3. What about water kefir, or there grains? I have been water ke-firing as my intro into this fermented world. Love the stuff. My grains are growing like crazy. Can the kefir water, be used the same way you would a starter, or the juice from kraut or previous brines from veggies? Or is the kefir water, or grains, actually also only good for specific foods? So to encapsulate, When should I use Salt, when should I use Why, Or could I use water kefir or there grains?

    4. Okay, Im wrapping it up… Is the bacteria in Water Kefir, different (family groups strains) different from the bacteria in wild ferments? I’m very curious about that. Water kefir grains, not the milk (vegan here smile)

    Thanks soo much. Hope someone comes around.

  • although i agree that NT is lopsided in several aspects of their approach, and your experiment notwithstanding, we have had pretty good luck fermenting with whey – but – whey from raw milk cheese making. do you have any data regarding the actual mix of bacteria in raw milk whey? b’cause it would seem to me that with the cows eating ground-level day in and day out, the presence of other soil bacteria would be expected –

    like so many other problems with milk caused by pasteurization, this could be yet another….?

    • You very well could be right, Ravi. I don’t have any data on the bacteria present in raw milk. I imagine it would vary from cow to cow depending on many different factors.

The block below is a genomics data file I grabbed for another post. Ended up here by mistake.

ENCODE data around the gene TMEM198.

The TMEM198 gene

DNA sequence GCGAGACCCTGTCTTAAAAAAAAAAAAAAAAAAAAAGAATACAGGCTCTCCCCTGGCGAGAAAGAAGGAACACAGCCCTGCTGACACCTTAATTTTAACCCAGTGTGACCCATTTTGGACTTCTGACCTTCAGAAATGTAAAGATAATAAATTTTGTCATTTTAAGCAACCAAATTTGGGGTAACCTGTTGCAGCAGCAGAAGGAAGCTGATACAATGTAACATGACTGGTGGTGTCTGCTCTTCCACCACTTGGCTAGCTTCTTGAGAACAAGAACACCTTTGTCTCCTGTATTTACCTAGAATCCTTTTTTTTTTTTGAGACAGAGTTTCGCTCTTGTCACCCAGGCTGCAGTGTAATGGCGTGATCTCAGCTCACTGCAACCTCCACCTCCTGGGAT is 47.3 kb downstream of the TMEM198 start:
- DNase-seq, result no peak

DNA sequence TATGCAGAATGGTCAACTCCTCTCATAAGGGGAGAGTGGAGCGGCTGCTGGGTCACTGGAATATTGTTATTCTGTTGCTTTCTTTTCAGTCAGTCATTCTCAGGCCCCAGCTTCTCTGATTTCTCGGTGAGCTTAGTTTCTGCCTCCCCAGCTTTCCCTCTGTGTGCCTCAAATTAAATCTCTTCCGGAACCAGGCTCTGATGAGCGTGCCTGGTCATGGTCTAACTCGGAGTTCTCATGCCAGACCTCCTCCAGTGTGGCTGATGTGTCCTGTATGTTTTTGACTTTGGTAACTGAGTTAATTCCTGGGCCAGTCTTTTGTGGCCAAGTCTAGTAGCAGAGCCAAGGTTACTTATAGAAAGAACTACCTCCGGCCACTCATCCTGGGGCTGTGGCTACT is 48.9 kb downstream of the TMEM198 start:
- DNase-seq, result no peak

• I have had excellent luck fermenting with whey the Nourishing Traditions way. From your description I wasn’t clear on how you extracted the whey from the yogurt. When I do it, I put the yogurt in cheese cloth and hang it up. The whey is what drips out of the yogurt leaving an nice yogurt cheese in the cheese cloth. And right now, I am going to lacto-ferment some zucchini.

  • Hi,

    What is your thought on using Kombucha as a starter? I was using it in my Beet Kvass only, not my other vegetable ferments.


    • I’ve never tried it, but I don’t see why it wouldn’t work. I know some people use sauerkraut juice to ferment their mayonnaise.

      • Crystal

        Good points in your article… So what’s your opinion on lacto fermenting guacamole and salsa. These being fruits bring the question, should they be voided from this lacto/soil rule like the condiments you listed above? Kind thanks 🙂

        • Whether or not avocados and tomatoes are fruits is kind of moot – plenty of people lactoferment fruit without whey. Cucumbers are fruits and I definitely don’t put whey in my pickles!

      • Crystal

        …..oh also, I’m curious if you mean to say that lacto cultures will actually harm soil cultures if mixed.
        Thanks again and great subject to put out there!

  • JH

    Dear TinyHands, I too had a mishap with “fermented whey” but the problem was that I didn’t understand what “fermented” whey actually was. I did something similar to what you mentioned. I used whey from yogurt. THERE IS WHERE THE PROBLEM LIES!!!! Real fermented whey as I latter learned can only be attained from RAW MILK. If you leave raw milk out for a few days it will become= cream cheese (quite delicious by the way! just add a bit of sea salt) and fermented whey !!!!!!!! WOOO HOOO success !!!!! I made sauerkraut, kim chi, and pickles, all a success. And quite a success. Bottom line , you need raw milk and you have to make your own whey.